Dad had many funny sayings. Whenever he heard of someone having a messy house, he would say
I could clean that house in ten minutes.
He would say it to clients in his law office who complained of having a cluttered environment. Dad never explained his methods, but I believe they involved a bulldozer and a large dumpster. He would also snap his fingers to illustrate how quickly he could finish with the cleaning. My sister and I would laugh because he was really serious.
Ever the optimist, Dad would look for the silver lining in every cloud. Any time my sister or I complained about our jobs, he would tell us
Good! That’s one more job you don’t want to do for the rest of your life.
He always said it in a very affirming way, as though finding this information out was terrific, and we were brilliant for realizing that a store clerk was not a life-time career for us.
Dad also thought that many new things were fads. He thought the television was just a temporary entertainment, and he said
Let’s not get one. Soon people will get tired of watching and will go back to reading and having conversations.
For someone as smart as he was, some of his ideas were pretty odd or old-school. Dad thought health insurance was a fad and he refused to buy it. He thought people should just pay for their medical bills and most of his life, he was able to do just that. By the time he realized he needed health insurance, he could not purchase it anywhere.
Dad believed in Zero Population Growth and drove around with a sticker on his car asking, “How Dense Can We Get?” He once suggested to one of his clients:
You have too many children. I will help you in your legal difficulties, but you have to practice birth control.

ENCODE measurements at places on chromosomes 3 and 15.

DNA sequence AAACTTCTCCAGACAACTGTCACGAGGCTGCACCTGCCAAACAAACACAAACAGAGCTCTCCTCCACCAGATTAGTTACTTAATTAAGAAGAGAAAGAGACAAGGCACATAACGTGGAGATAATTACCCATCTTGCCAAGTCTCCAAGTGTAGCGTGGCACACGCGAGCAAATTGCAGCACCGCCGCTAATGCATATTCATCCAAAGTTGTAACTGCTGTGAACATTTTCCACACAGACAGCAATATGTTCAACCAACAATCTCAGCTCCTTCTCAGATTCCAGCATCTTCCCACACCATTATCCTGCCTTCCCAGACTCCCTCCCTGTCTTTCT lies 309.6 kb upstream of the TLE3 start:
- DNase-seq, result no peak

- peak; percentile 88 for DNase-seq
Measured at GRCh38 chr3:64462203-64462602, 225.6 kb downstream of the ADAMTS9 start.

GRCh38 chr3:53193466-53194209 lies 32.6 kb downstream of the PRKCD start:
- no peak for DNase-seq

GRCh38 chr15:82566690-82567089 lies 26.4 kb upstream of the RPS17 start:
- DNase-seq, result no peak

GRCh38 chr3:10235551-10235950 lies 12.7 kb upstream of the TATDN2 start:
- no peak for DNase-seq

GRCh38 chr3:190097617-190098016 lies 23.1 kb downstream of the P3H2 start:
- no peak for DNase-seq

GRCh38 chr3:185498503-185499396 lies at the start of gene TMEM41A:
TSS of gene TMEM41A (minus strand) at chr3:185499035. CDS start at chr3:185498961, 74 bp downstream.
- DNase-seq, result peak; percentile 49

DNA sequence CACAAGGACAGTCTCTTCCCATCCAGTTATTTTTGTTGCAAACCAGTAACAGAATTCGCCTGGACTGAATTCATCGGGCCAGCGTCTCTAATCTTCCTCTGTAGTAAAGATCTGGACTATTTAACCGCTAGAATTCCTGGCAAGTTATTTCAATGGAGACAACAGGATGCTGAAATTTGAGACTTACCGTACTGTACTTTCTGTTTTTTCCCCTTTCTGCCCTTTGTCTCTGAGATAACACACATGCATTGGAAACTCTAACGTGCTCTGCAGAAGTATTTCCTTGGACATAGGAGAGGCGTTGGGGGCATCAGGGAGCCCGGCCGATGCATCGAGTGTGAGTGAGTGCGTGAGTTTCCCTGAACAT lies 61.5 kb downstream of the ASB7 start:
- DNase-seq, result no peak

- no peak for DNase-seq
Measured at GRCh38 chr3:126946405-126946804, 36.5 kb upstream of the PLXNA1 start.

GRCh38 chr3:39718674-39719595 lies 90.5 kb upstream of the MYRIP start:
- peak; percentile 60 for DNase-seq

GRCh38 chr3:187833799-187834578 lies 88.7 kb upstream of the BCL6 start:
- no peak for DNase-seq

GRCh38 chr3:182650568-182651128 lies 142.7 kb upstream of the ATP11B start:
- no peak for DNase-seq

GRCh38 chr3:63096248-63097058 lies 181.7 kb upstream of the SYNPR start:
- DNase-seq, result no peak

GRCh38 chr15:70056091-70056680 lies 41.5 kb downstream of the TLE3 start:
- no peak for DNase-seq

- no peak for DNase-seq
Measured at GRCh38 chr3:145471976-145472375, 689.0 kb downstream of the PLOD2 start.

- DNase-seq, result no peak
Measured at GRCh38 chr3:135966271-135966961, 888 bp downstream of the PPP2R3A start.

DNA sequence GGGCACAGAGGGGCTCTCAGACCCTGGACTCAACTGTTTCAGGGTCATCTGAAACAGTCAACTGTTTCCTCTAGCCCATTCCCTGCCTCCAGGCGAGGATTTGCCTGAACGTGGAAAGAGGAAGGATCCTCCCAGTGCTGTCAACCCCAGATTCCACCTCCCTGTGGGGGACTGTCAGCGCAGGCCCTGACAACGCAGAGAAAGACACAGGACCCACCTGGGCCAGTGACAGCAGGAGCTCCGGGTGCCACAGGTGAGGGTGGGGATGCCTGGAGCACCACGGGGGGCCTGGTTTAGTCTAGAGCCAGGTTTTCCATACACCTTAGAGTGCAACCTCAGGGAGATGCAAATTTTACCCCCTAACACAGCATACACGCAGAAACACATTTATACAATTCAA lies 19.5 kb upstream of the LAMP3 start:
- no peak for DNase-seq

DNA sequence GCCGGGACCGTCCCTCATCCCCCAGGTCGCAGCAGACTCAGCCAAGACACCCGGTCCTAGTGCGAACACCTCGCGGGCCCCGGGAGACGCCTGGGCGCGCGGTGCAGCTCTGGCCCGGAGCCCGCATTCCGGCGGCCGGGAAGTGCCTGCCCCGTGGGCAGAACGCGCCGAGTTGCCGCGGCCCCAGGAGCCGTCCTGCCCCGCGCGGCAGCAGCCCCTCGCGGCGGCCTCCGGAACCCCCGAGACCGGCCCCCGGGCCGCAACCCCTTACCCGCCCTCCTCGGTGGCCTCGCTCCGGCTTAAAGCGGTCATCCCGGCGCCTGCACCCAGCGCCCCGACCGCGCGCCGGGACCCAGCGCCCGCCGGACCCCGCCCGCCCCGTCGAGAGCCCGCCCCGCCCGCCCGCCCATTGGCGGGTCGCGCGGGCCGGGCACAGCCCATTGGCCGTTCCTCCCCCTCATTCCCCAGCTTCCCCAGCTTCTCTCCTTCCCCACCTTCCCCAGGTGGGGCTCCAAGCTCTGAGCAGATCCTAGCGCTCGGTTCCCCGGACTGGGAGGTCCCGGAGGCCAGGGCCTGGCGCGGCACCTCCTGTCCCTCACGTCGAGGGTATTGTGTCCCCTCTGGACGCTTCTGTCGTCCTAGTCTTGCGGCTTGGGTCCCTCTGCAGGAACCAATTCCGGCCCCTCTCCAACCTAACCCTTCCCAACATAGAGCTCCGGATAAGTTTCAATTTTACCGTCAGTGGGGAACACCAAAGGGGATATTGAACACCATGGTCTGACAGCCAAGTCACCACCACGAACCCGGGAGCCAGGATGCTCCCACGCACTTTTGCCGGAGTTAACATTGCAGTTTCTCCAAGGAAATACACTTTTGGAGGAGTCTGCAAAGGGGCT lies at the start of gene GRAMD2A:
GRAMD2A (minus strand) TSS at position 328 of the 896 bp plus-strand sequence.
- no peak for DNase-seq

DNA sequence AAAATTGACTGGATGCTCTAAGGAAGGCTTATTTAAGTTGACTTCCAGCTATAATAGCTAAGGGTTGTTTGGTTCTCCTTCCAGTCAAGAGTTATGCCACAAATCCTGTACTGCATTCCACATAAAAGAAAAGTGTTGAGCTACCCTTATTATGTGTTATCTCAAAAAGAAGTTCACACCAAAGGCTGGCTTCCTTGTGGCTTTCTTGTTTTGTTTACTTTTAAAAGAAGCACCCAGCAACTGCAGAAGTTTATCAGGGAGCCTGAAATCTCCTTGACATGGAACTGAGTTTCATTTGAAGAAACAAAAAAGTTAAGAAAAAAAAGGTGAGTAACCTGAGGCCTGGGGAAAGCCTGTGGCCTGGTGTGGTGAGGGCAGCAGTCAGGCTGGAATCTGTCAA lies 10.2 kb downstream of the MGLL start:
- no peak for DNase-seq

In this case, the women he was helping seldom had any money, and Dad knew (and fully accepted) that he was working for free. Once a friend of his told me he was sending my dad a client. Bill told me
This man has money. Your daddy has enough of the kind who can’t pay.
Even his friends and legal colleagues realized that Dad was an easy mark for anyone with a good story.
As teenagers, we all thought everyone was extremely interested in everything about us. It was Dad who had the dubious honor of disabusing us of this idea.
Most people don’t actually give a rat’s ass about your problems. You can count your true friends on the fingers of your hand. If you are lucky, it’s both hands.
Dad also would say
If you marry a crazy person, you get crazy kids.
Our stepmother (who was all too familiar with our biological mother’s madness) kindly pointed out to us that Dad consistently exempted himself from this saying.
Dad was a marvelous story-teller and he told stories about growing up in Minnesota, serving in the military, and going to college. The amazing thing was that all of the stories were up-beat and positive. Dad had a rough life, but you never heard that from him. He truly took lemons and made lemonade. He loved his life and he loved his family. I feel so privileged to have been his daughter. My sister and I get our story-telling abilities as well as our senses of humor from Dad, who loved a good story and always enjoyed a good laugh.